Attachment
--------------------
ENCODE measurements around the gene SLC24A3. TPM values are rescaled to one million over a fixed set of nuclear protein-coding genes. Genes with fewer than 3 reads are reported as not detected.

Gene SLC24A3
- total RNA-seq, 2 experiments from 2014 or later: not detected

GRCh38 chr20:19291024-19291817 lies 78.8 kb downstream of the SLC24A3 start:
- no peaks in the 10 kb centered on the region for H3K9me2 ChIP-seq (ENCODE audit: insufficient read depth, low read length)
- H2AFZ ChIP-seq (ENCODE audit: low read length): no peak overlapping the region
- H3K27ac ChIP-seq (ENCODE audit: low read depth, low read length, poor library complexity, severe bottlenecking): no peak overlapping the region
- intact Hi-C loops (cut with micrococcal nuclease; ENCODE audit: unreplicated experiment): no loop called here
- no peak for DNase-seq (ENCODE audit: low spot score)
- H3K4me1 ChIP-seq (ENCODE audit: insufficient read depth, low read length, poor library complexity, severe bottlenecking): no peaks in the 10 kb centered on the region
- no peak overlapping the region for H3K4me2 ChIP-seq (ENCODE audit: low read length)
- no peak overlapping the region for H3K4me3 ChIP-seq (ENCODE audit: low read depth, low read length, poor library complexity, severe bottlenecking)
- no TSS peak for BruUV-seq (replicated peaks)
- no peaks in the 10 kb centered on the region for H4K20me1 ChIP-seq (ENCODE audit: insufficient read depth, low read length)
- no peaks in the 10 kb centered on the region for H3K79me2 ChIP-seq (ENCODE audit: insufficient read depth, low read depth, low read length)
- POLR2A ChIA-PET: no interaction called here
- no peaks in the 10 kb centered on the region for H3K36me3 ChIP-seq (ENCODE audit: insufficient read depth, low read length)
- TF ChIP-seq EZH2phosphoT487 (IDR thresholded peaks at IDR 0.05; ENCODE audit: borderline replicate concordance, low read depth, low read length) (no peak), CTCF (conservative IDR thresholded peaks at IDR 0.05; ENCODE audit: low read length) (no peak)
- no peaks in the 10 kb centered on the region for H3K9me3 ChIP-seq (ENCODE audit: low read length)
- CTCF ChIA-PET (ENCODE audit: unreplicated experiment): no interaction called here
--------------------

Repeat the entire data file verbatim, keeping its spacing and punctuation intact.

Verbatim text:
ENCODE measurements around the gene SLC24A3. TPM values are rescaled to one million over a fixed set of nuclear protein-coding genes. Genes with fewer than 3 reads are reported as not detected.

Gene SLC24A3
- total RNA-seq, 2 experiments from 2014 or later: not detected

GRCh38 chr20:19291024-19291817 lies 78.8 kb downstream of the SLC24A3 start:
- no peaks in the 10 kb centered on the region for H3K9me2 ChIP-seq (ENCODE audit: insufficient read depth, low read length)
- H2AFZ ChIP-seq (ENCODE audit: low read length): no peak overlapping the region
- H3K27ac ChIP-seq (ENCODE audit: low read depth, low read length, poor library complexity, severe bottlenecking): no peak overlapping the region
- intact Hi-C loops (cut with micrococcal nuclease; ENCODE audit: unreplicated experiment): no loop called here
- no peak for DNase-seq (ENCODE audit: low spot score)
- H3K4me1 ChIP-seq (ENCODE audit: insufficient read depth, low read length, poor library complexity, severe bottlenecking): no peaks in the 10 kb centered on the region
- no peak overlapping the region for H3K4me2 ChIP-seq (ENCODE audit: low read length)
- no peak overlapping the region for H3K4me3 ChIP-seq (ENCODE audit: low read depth, low read length, poor library complexity, severe bottlenecking)
- no TSS peak for BruUV-seq (replicated peaks)
- no peaks in the 10 kb centered on the region for H4K20me1 ChIP-seq (ENCODE audit: insufficient read depth, low read length)
- no peaks in the 10 kb centered on the region for H3K79me2 ChIP-seq (ENCODE audit: insufficient read depth, low read depth, low read length)
- POLR2A ChIA-PET: no interaction called here
- no peaks in the 10 kb centered on the region for H3K36me3 ChIP-seq (ENCODE audit: insufficient read depth, low read length)
- TF ChIP-seq EZH2phosphoT487 (IDR thresholded peaks at IDR 0.05; ENCODE audit: borderline replicate concordance, low read depth, low read length) (no peak), CTCF (conservative IDR thresholded peaks at IDR 0.05; ENCODE audit: low read length) (no peak)
- no peaks in the 10 kb centered on the region for H3K9me3 ChIP-seq (ENCODE audit: low read length)
- CTCF ChIA-PET (ENCODE audit: unreplicated experiment): no interaction called here